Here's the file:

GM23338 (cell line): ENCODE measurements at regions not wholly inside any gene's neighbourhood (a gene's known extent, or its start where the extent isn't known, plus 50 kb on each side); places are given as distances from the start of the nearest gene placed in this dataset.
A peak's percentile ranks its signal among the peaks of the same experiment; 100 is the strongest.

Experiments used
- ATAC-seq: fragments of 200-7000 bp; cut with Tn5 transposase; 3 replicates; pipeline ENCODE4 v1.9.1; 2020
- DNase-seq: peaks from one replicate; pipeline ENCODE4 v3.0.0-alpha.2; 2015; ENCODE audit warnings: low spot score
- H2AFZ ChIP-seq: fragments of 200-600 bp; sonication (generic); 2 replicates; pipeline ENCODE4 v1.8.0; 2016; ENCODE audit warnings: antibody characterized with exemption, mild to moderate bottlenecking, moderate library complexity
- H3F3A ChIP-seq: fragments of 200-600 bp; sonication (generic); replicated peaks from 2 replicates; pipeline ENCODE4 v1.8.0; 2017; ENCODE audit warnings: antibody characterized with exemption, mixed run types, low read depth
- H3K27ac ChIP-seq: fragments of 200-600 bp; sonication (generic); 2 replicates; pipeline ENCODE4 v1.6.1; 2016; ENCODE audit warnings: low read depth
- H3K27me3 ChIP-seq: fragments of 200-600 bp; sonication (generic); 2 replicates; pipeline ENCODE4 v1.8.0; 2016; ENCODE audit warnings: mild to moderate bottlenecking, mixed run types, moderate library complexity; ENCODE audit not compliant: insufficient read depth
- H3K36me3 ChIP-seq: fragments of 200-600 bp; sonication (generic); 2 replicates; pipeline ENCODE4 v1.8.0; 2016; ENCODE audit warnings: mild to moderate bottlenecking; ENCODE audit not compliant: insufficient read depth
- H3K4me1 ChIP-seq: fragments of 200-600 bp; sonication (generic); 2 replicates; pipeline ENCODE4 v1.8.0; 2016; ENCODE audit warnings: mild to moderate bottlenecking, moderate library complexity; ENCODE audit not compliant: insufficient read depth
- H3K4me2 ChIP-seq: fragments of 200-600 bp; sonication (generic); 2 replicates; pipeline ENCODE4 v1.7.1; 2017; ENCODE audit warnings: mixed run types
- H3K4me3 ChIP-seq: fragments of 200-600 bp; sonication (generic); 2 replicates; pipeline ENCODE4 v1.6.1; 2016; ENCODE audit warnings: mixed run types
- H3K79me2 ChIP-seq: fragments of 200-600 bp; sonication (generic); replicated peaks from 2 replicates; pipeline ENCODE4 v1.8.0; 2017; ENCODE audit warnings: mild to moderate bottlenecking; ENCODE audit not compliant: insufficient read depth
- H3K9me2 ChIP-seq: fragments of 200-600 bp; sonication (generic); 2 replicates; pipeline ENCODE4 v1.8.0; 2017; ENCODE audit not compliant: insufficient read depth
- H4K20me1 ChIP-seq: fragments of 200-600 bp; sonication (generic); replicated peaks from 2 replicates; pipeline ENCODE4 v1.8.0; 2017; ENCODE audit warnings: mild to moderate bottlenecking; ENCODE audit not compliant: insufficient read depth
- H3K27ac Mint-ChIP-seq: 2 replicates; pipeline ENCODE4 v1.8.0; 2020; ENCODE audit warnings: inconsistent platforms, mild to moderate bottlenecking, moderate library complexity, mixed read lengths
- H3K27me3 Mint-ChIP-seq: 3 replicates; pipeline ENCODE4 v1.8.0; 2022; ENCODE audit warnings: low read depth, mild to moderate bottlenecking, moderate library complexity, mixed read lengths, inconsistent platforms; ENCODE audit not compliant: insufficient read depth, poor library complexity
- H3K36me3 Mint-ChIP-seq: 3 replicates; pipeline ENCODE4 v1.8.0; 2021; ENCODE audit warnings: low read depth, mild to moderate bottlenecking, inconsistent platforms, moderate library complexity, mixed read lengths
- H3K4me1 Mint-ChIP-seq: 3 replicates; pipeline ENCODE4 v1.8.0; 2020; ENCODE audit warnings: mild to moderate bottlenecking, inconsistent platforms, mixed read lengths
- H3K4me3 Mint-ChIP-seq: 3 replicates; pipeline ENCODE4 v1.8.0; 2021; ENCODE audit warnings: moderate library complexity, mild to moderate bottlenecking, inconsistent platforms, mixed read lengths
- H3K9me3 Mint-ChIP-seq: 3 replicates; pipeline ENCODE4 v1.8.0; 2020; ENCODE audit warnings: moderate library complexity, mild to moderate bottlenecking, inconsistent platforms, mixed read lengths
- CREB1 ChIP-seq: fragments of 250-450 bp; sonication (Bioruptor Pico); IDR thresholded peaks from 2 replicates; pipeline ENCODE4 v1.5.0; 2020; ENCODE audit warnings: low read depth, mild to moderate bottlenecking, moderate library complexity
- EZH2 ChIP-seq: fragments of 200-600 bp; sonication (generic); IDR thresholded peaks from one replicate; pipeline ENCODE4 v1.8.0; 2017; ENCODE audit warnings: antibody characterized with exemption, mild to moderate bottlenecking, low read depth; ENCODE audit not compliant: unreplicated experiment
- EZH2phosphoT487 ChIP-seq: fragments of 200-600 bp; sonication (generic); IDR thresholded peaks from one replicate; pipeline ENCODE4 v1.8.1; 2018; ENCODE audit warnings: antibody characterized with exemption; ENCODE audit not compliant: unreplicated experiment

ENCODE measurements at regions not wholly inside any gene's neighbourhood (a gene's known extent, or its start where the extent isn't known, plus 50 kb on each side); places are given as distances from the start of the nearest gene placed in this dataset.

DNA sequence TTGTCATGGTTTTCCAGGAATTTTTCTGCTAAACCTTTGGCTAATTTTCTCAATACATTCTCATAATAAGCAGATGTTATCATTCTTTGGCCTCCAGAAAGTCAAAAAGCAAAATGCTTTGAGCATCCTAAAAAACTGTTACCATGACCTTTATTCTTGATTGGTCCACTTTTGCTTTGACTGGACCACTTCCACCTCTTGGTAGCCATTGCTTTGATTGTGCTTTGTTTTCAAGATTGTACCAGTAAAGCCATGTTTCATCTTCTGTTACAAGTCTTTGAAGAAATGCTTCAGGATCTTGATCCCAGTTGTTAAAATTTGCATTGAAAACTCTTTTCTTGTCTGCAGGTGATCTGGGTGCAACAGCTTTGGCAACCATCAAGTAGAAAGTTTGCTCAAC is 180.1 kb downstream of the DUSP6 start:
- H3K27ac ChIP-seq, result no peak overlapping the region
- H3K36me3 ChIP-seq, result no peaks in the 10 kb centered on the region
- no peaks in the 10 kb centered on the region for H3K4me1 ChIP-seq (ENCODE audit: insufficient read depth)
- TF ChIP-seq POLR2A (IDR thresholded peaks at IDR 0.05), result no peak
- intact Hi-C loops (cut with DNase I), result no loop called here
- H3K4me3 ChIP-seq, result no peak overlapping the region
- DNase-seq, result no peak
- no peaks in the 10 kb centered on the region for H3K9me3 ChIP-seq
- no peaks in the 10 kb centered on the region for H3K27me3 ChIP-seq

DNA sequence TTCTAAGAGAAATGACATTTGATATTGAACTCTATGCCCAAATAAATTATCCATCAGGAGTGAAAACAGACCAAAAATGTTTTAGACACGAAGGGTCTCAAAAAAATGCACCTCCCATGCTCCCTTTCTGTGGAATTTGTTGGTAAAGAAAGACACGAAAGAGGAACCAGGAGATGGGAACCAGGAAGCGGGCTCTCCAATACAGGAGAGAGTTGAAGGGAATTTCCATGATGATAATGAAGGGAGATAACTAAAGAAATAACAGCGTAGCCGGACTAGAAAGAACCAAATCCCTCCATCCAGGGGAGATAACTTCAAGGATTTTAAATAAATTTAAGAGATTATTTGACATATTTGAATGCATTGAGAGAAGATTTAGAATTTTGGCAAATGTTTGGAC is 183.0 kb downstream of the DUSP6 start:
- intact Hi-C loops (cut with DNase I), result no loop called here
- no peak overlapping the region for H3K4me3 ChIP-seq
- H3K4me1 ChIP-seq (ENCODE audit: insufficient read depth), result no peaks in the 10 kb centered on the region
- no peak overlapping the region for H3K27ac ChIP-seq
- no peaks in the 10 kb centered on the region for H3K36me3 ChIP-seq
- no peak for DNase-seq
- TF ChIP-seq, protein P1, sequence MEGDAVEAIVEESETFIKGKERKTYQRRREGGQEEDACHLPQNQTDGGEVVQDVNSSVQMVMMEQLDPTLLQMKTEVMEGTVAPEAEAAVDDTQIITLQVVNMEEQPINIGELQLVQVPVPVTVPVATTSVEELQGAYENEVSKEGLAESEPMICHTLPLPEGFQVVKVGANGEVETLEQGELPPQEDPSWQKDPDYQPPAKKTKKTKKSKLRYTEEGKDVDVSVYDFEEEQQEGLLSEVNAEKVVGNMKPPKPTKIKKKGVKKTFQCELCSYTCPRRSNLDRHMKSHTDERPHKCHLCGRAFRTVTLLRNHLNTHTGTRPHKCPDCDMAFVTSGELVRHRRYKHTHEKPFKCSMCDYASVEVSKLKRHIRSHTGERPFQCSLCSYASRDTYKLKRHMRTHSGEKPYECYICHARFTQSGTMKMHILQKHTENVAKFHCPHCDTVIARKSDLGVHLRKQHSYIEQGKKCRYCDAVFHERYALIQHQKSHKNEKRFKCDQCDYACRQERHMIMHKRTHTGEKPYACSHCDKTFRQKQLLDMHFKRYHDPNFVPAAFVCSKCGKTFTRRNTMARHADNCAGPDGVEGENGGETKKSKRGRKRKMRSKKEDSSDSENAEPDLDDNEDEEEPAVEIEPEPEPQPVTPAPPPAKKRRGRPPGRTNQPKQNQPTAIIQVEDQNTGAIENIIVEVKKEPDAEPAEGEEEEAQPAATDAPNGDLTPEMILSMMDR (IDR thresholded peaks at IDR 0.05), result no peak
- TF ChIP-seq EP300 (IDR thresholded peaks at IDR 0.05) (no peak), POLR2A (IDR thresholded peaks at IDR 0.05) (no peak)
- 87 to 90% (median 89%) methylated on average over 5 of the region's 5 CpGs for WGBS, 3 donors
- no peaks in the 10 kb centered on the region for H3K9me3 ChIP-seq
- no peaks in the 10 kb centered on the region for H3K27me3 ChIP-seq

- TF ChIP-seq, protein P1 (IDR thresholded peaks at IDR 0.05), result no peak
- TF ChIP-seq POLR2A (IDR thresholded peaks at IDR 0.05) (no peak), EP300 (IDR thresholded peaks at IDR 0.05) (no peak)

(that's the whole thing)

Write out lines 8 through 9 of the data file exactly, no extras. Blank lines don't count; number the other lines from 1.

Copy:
- H3K27ac ChIP-seq: fragments of 200-600 bp; sonication (generic); 2 replicates; pipeline ENCODE4 v1.6.1; 2016; ENCODE audit warnings: low read depth
- H3K27me3 ChIP-seq: fragments of 200-600 bp; sonication (generic); 2 replicates; pipeline ENCODE4 v1.8.0; 2016; ENCODE audit warnings: mild to moderate bottlenecking, mixed run types, moderate library complexity; ENCODE audit not compliant: insufficient read depth